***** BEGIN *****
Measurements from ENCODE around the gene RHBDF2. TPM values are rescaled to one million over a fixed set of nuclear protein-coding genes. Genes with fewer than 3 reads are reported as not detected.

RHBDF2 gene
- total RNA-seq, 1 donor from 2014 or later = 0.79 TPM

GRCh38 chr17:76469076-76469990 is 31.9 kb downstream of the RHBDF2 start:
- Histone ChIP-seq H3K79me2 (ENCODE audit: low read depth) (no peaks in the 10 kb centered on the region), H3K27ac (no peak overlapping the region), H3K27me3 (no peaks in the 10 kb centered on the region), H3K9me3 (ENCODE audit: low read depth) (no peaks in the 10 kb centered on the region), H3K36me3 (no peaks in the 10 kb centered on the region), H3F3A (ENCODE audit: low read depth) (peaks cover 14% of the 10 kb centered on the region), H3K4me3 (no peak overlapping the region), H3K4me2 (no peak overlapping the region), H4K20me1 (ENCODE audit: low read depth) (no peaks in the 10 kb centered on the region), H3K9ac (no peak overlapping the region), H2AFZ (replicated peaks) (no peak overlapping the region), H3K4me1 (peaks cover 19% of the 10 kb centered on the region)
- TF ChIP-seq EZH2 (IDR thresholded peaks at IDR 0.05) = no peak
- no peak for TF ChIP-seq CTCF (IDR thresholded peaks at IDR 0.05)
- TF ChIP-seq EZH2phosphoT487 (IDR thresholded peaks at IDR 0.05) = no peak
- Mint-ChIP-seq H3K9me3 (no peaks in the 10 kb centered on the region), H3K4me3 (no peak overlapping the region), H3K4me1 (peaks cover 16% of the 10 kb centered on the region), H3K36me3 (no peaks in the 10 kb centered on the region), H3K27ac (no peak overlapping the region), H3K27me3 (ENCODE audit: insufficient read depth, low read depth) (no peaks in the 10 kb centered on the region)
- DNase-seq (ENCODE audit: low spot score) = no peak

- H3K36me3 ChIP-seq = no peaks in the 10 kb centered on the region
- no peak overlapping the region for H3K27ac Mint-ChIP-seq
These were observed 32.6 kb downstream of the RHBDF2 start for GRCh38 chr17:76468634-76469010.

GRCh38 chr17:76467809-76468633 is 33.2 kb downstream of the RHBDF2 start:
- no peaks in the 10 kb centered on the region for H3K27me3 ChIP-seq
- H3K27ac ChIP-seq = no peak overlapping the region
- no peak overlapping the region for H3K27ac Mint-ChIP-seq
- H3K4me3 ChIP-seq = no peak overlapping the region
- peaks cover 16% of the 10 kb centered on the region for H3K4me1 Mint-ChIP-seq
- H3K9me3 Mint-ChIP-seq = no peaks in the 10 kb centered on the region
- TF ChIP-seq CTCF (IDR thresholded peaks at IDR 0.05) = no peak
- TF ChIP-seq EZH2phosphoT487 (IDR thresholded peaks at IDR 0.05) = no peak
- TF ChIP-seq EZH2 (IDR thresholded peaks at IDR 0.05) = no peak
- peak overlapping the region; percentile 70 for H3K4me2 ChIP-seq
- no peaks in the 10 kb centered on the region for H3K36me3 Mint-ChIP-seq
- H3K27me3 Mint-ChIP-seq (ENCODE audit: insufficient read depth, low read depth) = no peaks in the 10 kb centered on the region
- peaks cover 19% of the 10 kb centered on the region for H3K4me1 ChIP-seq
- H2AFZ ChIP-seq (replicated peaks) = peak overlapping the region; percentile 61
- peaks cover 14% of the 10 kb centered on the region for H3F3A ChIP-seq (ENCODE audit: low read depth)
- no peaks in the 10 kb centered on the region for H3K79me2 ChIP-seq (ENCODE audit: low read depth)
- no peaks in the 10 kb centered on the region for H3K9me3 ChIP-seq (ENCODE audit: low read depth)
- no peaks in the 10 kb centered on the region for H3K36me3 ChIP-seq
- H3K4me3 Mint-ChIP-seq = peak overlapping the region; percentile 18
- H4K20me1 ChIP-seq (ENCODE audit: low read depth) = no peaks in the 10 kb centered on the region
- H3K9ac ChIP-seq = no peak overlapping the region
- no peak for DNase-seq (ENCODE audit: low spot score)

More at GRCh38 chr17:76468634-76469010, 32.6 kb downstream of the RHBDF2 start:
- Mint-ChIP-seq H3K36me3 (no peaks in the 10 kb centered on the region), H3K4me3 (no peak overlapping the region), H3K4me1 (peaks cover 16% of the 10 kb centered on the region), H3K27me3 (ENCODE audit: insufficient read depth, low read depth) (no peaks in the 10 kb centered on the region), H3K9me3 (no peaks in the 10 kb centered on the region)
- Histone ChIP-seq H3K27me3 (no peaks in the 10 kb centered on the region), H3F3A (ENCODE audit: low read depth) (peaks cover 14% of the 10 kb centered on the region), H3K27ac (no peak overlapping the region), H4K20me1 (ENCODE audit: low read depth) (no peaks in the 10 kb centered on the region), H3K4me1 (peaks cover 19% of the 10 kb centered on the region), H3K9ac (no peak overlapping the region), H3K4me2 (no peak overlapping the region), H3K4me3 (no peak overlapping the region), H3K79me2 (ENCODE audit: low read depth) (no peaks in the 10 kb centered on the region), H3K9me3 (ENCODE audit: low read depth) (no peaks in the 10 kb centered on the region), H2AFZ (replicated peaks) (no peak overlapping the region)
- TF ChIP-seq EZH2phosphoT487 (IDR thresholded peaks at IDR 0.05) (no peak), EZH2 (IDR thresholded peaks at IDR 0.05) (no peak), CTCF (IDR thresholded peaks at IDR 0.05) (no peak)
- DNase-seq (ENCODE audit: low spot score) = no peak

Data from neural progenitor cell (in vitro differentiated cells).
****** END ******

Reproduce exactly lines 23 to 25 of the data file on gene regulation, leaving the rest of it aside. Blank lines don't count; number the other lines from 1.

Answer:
- TF ChIP-seq EZH2 (IDR thresholded peaks at IDR 0.05) = no peak
- peak overlapping the region; percentile 70 for H3K4me2 ChIP-seq
- no peaks in the 10 kb centered on the region for H3K36me3 Mint-ChIP-seq